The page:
Three years ago, i featured in my ‘Free internet music’ series a new release from Finnish musician Lassi Nikko, aka Brothomstates, who had surprised everyone at the end of 2017 by suddenly putting out a new 13-minute track after over a decade and a half of silence. In the final week of 2020, he surprised us all again, this time in the form of a revised, remastered edition of his first album Kobn-Tich-Ey, which was originally released in 1998. i say ‘released’, but in fact Kobn-Tich-Ey surely ranks among the earliest albums to have been made available only as a free download (a copy of the original webpage can be seen via the Internet Archive’s Wayback Machine).
Though somewhat pioneering from a technical perspective, the album nonetheless suffered from the fact that, like so much digital audio at that time, it was encoded as horribly low-resolution (128Kbps!) mp3 files. On top of this, one of the most prominent issues with Kobn-Tich-Ey was its clarity – or, rather, lack of it. The album was mastered at a very low level, so quiet that the only way to really hear what was going on was to crank up the volume to absurdly high levels. Furthermore, a cross between a glitch and an oversight plagued the final track, ‘Bathroom Tests’:; having come to a fairly conclusive end, a new drifting idea slowly began to fade in, only to be rudely silenced as the track abruptly ended. So something had clearly gone seriously wrong there. Despite these issues, though, Kobn-Tich-Ey has remained a popular, well-regarded album throughout the last twenty-plus years, being an imaginative bringing together of elements from IDM, ambient, acid, techno and electronica. As such, while one can hear echoes in it of the kind of thing Aphex Twin, Luke Vibert, Boards of Canada, Autechre and Plaid (among others) were doing around the same time, it remains completely individual and distinctive.
The most obvious improvement in the remastered version, appropriately slightly retitled ReKobn-Tich-Ey, is its clarity; now mastered properly, for the first time the full detail and depth of the music are revealed. The general approach in each track involves layering: its palette of elements are played with, turned on and off, brought in and out of focus, sometimes left to lurk in the background, other times either brought forward or suddenly exposed at a distance. This palette is generally kept quite small: one or two central melodic or gestural ideas, a rudimentary bassline, various interrelated beat patterns, and a layer of harmony that usually consists of vaporous drifting cloud chords. Often these elements slowly fade in and out, and the remaster reveals that, in many cases, they begin a lot earlier and / or last a lot longer than was previously obvious. The whole balance of elements, and the way they interact with each other, can finally be heard with pristine clarity.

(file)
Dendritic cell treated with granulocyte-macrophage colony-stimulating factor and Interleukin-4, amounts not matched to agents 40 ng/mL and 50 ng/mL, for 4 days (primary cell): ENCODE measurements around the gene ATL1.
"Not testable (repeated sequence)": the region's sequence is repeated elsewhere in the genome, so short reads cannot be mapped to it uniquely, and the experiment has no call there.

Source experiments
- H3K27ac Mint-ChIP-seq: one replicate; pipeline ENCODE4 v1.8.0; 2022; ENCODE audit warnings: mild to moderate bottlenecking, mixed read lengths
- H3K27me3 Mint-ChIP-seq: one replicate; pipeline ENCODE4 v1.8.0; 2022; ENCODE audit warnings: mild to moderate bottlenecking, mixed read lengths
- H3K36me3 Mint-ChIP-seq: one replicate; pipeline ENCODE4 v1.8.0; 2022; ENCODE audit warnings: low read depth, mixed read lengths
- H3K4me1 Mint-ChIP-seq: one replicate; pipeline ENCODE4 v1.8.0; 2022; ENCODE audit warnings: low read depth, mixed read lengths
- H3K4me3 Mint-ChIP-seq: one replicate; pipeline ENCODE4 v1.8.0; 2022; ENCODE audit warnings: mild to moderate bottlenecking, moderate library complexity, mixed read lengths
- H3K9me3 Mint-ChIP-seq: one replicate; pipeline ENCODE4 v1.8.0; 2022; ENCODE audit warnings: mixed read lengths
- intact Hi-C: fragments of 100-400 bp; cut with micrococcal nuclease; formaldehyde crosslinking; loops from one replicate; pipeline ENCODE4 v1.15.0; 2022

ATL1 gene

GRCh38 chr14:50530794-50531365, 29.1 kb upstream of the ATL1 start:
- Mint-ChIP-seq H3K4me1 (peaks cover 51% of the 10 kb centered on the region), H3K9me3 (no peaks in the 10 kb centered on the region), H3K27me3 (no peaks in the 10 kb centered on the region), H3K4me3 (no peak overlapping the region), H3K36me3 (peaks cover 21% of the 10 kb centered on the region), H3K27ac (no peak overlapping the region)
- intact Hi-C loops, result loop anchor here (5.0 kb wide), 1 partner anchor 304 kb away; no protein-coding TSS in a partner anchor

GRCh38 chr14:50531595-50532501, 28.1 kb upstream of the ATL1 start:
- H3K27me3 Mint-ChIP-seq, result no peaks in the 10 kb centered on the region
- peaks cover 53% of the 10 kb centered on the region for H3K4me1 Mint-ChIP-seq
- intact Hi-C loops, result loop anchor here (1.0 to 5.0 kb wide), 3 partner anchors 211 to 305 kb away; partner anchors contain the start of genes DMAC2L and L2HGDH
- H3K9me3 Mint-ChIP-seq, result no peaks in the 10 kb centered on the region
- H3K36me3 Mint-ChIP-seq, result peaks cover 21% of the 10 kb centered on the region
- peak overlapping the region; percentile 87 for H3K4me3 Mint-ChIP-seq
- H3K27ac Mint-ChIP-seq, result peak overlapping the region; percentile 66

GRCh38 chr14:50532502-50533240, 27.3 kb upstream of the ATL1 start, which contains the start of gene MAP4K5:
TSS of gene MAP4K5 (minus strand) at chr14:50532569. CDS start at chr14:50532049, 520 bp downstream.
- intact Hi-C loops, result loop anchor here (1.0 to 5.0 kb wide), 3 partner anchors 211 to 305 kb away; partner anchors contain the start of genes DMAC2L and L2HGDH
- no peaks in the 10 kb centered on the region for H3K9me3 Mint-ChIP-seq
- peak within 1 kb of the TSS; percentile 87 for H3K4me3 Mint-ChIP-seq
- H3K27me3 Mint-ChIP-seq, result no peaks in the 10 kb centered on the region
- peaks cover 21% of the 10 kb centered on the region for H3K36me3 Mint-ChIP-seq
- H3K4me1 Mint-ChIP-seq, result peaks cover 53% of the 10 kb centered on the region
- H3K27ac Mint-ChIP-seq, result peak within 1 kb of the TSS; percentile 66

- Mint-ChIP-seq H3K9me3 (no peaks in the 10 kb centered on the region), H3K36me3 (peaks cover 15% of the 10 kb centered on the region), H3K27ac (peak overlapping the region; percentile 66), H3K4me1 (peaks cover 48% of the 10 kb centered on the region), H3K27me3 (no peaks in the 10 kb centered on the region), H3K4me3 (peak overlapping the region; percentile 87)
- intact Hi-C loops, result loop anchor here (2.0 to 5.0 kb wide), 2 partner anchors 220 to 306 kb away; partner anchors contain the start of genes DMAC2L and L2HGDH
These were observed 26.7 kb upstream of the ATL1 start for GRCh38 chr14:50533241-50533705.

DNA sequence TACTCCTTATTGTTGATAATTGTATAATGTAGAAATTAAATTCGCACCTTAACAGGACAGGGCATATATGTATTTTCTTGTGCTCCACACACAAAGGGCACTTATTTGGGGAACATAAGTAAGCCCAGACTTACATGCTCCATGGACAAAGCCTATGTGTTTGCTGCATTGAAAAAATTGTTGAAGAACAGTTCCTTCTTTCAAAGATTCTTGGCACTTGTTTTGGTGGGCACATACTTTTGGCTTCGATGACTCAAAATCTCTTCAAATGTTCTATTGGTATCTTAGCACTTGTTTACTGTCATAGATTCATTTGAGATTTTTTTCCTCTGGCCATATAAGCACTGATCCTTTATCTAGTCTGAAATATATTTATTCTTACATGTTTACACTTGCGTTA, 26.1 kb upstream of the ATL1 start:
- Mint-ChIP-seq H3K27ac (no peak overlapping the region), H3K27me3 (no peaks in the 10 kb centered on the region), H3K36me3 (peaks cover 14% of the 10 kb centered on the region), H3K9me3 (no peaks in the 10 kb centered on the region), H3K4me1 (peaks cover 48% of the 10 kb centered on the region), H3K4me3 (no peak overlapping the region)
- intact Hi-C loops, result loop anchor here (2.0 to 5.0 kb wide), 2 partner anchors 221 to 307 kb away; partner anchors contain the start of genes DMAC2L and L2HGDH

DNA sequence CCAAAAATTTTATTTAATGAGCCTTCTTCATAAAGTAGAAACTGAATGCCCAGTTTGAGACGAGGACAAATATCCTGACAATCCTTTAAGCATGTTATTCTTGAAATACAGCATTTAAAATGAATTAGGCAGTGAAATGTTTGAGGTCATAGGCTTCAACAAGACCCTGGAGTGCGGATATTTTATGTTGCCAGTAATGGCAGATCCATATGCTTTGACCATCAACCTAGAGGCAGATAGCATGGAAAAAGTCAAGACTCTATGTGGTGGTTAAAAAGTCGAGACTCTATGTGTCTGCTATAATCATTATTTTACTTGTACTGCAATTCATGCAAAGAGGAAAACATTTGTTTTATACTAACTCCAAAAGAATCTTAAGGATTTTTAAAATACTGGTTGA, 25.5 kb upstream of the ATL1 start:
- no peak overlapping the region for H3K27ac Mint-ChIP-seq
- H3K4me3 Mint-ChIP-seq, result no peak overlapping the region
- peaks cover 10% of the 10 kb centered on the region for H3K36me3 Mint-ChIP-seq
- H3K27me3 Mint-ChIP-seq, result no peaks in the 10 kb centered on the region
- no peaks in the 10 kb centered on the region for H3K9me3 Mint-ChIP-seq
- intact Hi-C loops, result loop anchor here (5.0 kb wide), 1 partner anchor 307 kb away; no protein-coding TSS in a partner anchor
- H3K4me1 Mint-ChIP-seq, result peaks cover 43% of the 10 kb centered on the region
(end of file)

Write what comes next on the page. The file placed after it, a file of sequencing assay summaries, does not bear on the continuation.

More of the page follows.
In his later output, the Brothom States EP (2000), Claro (2001, his second and last album) and above all the single Rktic (2004), there’s a much stronger emphasis on the music’s dance credentials, but that’s not what dominates ReKobn-Tich-Ey. On the contrary, if anything this interplay between a small number of elements results in a much more meditative kind of experience. That’s partly due to the way we recognise and follow these various layers moving in and out of focus, in the process leading to new perceptions of what they’re actually doing. On a couple of occasions in opening track ‘Itch’, the first occurring around halfway through, most of the bass and harmonic backdrop vanishes, and the quasi-regular beats start to fizzle and glitch, suddenly sounding as if they’re going twice as fast as they were before (a trick also used by Plaid in their 1999 track ‘Gel Lab’). Whether or not this is actually true is a judgement call: either way, when the vanished elements return the impression of tempo remains convoluted. Moments like this also highlight that the way Brothomstates’ elements truly gel is also a judgement call; even with the crystal clarity of Rekobn-Tich-Ey (perhaps because of it), i often find myself perceiving the music as a number of simultaneous, superimposed layers rather than a single cohesive whole. That’s not at all a criticism: i like the fact that the fabric of Rekobn-Tich-Ey is loose-weave, even a touch cumbersome; and it’s important to stress that at no point do any of these possibly-maybe-cohering elements feel out of place or incongruous. Whatever else they may or may not be doing, they’re certainly complementary.